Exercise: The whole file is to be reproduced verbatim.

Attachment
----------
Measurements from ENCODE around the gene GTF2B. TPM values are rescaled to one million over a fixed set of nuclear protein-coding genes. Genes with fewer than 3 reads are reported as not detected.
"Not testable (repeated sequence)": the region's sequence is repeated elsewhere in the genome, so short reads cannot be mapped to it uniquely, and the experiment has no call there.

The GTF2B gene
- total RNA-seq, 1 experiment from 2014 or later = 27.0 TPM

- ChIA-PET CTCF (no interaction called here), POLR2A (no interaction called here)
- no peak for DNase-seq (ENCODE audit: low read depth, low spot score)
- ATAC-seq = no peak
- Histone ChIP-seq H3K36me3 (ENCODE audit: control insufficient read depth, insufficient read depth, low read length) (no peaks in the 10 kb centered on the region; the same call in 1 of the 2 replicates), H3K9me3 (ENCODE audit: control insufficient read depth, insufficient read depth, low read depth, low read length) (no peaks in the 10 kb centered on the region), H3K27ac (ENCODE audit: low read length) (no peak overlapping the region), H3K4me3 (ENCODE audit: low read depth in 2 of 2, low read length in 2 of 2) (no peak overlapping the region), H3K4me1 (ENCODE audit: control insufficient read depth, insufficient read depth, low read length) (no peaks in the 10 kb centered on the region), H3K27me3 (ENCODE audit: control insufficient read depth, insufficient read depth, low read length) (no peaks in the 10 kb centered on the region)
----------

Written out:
Measurements from ENCODE around the gene GTF2B. TPM values are rescaled to one million over a fixed set of nuclear protein-coding genes. Genes with fewer than 3 reads are reported as not detected.
"Not testable (repeated sequence)": the region's sequence is repeated elsewhere in the genome, so short reads cannot be mapped to it uniquely, and the experiment has no call there.

The GTF2B gene
- total RNA-seq, 1 experiment from 2014 or later = 27.0 TPM

- ChIA-PET CTCF (no interaction called here), POLR2A (no interaction called here)
- no peak for DNase-seq (ENCODE audit: low read depth, low spot score)
- ATAC-seq = no peak
- Histone ChIP-seq H3K36me3 (ENCODE audit: control insufficient read depth, insufficient read depth, low read length) (no peaks in the 10 kb centered on the region; the same call in 1 of the 2 replicates), H3K9me3 (ENCODE audit: control insufficient read depth, insufficient read depth, low read depth, low read length) (no peaks in the 10 kb centered on the region), H3K27ac (ENCODE audit: low read length) (no peak overlapping the region), H3K4me3 (ENCODE audit: low read depth in 2 of 2, low read length in 2 of 2) (no peak overlapping the region), H3K4me1 (ENCODE audit: control insufficient read depth, insufficient read depth, low read length) (no peaks in the 10 kb centered on the region), H3K27me3 (ENCODE audit: control insufficient read depth, insufficient read depth, low read length) (no peaks in the 10 kb centered on the region)